According to a BBC report, Gavin Grimm, who was born female but now identifies as male, had filed a lawsuit against his school board over its policy preventing him from using the male bathroom.

The Supreme Court had scheduled a hearing for the case for March 28, however, the apex court has now reverted the case back to a lower court after the Trump administration issued new policy guidance concerning the case.

In late February, Donald Trump withdrew a federal guideline requiring transgender students to have access to bathrooms and locker rooms matching their gender identity. The guidelines were issued last May by the Obama administration to address the increasing concerns regarding the treatment of transgender students.

A sign is seen in the bathroom stalls at the 21C Museum Hotel in Durham, North Carolina in this May 3, 2016 file photo. REUTERS/Jonathan Drake/File photo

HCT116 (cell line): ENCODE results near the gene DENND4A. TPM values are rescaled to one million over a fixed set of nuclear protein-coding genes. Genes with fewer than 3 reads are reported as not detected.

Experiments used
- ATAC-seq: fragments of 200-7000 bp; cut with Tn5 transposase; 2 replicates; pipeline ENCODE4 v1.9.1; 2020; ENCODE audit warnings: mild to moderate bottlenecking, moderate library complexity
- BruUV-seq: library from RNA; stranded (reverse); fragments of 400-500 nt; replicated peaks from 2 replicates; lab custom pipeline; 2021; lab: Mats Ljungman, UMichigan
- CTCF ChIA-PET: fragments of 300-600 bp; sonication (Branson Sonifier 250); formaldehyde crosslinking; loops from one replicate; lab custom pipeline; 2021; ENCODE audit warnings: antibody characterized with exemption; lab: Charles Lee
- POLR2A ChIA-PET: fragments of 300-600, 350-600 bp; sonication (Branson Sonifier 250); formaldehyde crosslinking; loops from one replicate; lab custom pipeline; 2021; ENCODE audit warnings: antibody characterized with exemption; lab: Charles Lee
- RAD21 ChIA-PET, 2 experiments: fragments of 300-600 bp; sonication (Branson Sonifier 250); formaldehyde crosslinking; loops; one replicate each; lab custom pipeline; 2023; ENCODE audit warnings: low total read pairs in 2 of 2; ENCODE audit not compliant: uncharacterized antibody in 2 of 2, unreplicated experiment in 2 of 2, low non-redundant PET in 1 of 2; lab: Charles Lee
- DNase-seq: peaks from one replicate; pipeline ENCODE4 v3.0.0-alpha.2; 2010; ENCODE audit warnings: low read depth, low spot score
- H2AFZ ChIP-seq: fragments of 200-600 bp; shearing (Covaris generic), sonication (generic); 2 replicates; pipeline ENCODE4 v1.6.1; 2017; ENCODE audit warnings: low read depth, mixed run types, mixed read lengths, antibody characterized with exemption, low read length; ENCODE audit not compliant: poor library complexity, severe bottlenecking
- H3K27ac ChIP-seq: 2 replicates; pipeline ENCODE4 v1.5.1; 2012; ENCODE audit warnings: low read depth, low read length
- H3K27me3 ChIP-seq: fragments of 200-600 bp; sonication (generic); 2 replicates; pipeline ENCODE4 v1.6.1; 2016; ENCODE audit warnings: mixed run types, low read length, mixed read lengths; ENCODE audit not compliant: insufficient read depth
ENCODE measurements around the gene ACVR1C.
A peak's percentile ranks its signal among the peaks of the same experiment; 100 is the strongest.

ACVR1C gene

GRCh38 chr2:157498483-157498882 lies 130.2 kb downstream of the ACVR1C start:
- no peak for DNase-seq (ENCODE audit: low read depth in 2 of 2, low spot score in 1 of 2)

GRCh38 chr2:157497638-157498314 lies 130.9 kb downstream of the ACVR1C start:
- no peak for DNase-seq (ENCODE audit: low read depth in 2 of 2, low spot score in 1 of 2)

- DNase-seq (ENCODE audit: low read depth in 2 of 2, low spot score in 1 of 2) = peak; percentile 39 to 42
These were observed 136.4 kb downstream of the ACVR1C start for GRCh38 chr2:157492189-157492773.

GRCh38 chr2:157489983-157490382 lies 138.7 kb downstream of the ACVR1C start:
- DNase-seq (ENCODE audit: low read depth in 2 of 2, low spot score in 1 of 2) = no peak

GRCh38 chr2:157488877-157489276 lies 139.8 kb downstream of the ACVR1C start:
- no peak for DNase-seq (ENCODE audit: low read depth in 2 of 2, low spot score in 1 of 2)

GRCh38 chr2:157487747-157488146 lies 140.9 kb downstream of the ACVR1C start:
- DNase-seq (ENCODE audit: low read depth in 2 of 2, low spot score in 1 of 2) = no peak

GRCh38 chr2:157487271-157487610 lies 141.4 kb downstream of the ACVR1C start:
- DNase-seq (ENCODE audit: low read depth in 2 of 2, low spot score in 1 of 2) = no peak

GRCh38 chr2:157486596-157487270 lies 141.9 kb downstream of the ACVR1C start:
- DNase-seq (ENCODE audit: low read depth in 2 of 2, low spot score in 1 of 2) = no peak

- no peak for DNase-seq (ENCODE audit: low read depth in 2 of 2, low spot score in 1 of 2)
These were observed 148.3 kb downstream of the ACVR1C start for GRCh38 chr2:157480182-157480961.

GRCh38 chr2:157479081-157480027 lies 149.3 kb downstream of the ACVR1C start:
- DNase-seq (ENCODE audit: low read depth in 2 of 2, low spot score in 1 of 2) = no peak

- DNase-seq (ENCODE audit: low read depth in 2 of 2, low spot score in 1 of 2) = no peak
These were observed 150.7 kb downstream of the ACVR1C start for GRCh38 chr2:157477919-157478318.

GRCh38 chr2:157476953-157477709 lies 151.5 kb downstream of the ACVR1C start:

A sign is seen in the bathroom stalls at the 21C Museum Hotel in Durham, North Carolina in this May 3, 2016 file photo. Credit: Reuters/Jonathan Drake/File photo

“This is a mean-spirited attack on hundreds of thousands of students who simply want to be their true selves and be treated with dignity while attending school,” Mara Keisling, executive director of the National Center for Transgender Equality, told The Guardian. “These young people already face incredible hurdles in their pursuit of education and acceptance. With a pen stroke, the Trump administration effectively sanctions the bullying, ostracising and isolation of these children, putting their very lives in danger.”

“These young people already face incredible hurdles in their pursuit of education and acceptance. With a pen stroke, the Trump administration effectively sanctions the bullying, ostracising and isolation of these children, putting their very lives in danger.”

The appeals court had originally ruled in Grimm’s favour last April.